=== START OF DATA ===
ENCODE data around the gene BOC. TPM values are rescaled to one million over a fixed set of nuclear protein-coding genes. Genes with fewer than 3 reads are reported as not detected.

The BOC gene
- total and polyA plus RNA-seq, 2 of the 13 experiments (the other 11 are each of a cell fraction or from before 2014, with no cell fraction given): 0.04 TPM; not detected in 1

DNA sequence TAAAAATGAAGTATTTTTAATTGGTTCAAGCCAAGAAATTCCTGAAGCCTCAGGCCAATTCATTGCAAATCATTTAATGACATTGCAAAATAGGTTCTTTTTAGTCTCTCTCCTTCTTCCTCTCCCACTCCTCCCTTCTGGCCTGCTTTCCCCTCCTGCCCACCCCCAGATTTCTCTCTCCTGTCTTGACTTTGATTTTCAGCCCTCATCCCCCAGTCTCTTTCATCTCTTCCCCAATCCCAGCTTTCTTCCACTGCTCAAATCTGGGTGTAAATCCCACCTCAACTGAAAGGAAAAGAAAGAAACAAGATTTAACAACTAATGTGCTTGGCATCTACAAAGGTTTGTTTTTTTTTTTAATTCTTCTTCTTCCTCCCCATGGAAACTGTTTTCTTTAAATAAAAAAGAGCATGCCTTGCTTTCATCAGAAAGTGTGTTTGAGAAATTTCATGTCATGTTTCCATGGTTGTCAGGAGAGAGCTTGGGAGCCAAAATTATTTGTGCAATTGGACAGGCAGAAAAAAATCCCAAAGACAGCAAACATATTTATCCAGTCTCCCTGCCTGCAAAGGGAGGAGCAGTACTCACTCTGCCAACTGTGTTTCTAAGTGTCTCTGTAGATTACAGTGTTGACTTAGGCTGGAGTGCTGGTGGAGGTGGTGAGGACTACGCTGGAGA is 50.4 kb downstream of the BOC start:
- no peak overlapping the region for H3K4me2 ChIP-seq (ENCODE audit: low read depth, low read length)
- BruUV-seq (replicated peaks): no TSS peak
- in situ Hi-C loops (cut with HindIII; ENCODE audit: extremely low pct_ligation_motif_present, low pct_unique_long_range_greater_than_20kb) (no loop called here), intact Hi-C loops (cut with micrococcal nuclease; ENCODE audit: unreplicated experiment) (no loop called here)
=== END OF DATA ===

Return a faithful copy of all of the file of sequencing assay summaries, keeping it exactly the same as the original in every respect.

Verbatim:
ENCODE data around the gene BOC. TPM values are rescaled to one million over a fixed set of nuclear protein-coding genes. Genes with fewer than 3 reads are reported as not detected.

The BOC gene
- total and polyA plus RNA-seq, 2 of the 13 experiments (the other 11 are each of a cell fraction or from before 2014, with no cell fraction given): 0.04 TPM; not detected in 1

DNA sequence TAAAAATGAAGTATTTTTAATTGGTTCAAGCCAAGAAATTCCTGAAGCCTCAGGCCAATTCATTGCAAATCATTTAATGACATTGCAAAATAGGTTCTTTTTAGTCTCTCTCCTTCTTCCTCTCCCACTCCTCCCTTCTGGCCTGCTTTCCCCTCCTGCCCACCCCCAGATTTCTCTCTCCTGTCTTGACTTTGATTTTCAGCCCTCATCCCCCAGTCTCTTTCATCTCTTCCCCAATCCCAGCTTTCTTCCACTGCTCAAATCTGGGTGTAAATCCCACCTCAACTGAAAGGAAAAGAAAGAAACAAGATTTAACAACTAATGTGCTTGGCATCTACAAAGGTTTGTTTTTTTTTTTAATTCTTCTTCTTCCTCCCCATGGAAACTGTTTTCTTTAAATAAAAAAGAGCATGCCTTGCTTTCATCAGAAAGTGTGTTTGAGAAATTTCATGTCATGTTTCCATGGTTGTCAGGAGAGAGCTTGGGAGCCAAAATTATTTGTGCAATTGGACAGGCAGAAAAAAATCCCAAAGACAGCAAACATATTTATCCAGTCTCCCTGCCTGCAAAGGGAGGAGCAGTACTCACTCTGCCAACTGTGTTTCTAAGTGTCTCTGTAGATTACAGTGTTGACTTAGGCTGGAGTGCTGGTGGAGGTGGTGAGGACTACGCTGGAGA is 50.4 kb downstream of the BOC start:
- no peak overlapping the region for H3K4me2 ChIP-seq (ENCODE audit: low read depth, low read length)
- BruUV-seq (replicated peaks): no TSS peak
- in situ Hi-C loops (cut with HindIII; ENCODE audit: extremely low pct_ligation_motif_present, low pct_unique_long_range_greater_than_20kb) (no loop called here), intact Hi-C loops (cut with micrococcal nuclease; ENCODE audit: unreplicated experiment) (no loop called here)